The Internet has made the world more accessible and, some might argue, more impersonal, but the social effects are surprising. Rather than causing consumers to stay indoors and purchase a glut of less-expensive factory-made jeans and sweatshirts online, the resources on the Internet have inspired many people to look closer to home to find, for instance, organic, bamboo-fiber jeans made not only in the U.S.A., but in their own neighborhood, like the ones Carol Young produces in the Los Feliz area of east Los Angeles for her label, Undesigned.
“My customers want to have a connection to the designer,” says Young, whose line of women’s wear is made from eco-friendly and recycled cottons, bamboo, and soy fibers. She describes her customers as “extremely loyal,” partly due to her earth-friendly materials and green production methods. Like a growing number of West Coast designers, particularly in Los Angeles, Young outsources nothing overseas, producing everything locally.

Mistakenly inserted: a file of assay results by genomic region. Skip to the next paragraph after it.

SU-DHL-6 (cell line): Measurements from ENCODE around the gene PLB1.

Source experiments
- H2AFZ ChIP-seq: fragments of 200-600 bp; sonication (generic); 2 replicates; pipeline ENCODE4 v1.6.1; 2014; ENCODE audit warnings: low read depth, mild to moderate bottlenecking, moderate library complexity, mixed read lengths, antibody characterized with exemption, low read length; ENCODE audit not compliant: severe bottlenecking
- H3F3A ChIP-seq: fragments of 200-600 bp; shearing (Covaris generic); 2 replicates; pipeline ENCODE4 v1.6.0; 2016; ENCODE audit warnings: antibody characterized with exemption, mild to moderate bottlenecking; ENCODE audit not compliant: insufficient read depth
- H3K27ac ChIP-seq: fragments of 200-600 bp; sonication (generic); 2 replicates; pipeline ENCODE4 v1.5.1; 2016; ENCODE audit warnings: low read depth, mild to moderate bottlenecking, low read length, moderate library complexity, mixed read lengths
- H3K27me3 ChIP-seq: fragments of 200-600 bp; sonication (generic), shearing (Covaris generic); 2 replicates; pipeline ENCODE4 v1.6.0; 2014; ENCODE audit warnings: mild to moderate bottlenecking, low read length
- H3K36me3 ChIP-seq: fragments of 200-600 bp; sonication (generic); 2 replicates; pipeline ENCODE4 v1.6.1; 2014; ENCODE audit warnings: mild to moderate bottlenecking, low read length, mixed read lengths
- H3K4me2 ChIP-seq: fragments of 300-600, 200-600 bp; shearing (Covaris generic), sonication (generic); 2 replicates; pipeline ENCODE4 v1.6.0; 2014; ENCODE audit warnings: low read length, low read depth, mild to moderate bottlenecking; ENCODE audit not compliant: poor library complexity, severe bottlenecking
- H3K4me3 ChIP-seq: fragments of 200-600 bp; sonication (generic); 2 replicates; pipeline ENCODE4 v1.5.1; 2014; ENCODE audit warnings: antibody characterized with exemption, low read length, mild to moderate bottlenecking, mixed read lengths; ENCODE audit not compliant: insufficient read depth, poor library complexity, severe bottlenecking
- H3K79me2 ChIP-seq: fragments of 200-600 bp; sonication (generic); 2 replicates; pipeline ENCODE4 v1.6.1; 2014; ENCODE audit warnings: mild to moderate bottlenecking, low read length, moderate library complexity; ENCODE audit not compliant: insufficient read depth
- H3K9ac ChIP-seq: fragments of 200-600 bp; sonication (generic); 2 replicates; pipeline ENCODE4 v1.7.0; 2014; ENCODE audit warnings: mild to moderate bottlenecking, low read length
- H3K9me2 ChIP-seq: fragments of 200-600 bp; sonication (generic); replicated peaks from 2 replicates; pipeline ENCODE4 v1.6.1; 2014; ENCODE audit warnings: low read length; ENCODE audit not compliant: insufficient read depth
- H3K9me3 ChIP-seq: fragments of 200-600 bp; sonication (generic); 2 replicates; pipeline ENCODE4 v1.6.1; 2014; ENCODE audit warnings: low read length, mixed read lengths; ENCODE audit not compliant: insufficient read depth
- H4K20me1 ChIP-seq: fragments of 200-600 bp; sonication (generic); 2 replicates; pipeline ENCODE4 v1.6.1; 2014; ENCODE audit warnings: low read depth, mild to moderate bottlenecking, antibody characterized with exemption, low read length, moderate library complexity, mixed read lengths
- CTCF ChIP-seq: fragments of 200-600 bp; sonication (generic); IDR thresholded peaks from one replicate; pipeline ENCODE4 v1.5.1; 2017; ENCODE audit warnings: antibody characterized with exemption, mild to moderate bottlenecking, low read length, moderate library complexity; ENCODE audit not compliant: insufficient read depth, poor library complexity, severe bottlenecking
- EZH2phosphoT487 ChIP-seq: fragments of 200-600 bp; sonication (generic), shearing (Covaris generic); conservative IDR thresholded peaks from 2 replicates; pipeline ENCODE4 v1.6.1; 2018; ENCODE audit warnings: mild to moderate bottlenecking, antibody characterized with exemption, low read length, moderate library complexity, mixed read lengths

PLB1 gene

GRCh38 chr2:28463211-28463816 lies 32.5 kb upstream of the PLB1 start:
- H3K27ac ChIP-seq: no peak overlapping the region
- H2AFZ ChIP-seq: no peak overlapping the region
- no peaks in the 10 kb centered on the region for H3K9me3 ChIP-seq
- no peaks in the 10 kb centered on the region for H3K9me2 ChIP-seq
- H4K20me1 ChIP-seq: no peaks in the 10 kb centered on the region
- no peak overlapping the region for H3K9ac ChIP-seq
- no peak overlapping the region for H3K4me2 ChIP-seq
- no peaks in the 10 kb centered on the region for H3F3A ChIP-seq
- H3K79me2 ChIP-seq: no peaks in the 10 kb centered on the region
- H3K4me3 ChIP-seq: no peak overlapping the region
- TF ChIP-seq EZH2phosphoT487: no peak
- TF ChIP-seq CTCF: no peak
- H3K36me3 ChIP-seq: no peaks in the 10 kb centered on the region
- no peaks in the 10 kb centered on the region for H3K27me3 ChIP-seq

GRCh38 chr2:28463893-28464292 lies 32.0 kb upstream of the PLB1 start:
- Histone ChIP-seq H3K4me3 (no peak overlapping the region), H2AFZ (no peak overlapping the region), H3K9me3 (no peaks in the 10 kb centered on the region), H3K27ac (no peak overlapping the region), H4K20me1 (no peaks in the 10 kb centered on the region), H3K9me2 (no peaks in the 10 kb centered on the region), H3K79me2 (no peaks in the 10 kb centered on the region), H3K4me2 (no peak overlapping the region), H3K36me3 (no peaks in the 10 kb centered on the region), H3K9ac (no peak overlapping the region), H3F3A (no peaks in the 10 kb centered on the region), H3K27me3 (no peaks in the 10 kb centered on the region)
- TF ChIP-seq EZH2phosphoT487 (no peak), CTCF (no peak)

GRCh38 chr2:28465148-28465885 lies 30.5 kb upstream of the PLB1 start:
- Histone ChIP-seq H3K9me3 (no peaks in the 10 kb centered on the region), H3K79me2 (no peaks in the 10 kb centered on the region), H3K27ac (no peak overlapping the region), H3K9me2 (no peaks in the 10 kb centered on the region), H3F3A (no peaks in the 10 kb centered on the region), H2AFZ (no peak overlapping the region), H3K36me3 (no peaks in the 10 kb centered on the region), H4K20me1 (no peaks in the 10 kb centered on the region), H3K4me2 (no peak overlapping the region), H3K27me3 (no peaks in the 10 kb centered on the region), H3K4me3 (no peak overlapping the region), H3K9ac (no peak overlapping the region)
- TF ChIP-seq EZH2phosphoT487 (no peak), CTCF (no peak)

“The fact that my customers know where everything is coming from is an added bonus for them,” she says.
Handbag designer Kim White struck gold when she uncovered a stash of vintage car upholstery in an old warehouse outside of Los Angeles in 2003. She modified her nascent handbag line to showcase the textiles and became an instant success, with flattering coverage in fashion magazines and orders from boutiques around the world. Her most popular bag retails for around $200, but White doesn’t save money by outsourcing labor overseas. Intead, she contracts work to artisans in the Los Angeles area. It’s a network that grew from family to family, starting with the first woman she hired to sew her debut line of bags, and includes a husband and wife metalworking team, a couple that exclusively does all her studding, and a number of seamstresses. “I still use only about six different contacts,” White says, “and we have genuine relationships. We are all very close and friendly.” White personally drops off materials to each contract employee, discussing design options and solutions, and shuttles her bags to and fro. “I’m a one-man show,” she says, “and a hippie at heart. I don’t advertise and I don’t give free bags to celebrities. I want everything to grow organically.” She admits the cost of producing her purses locally is more expensive, but says the payoff is an increase in quality and control.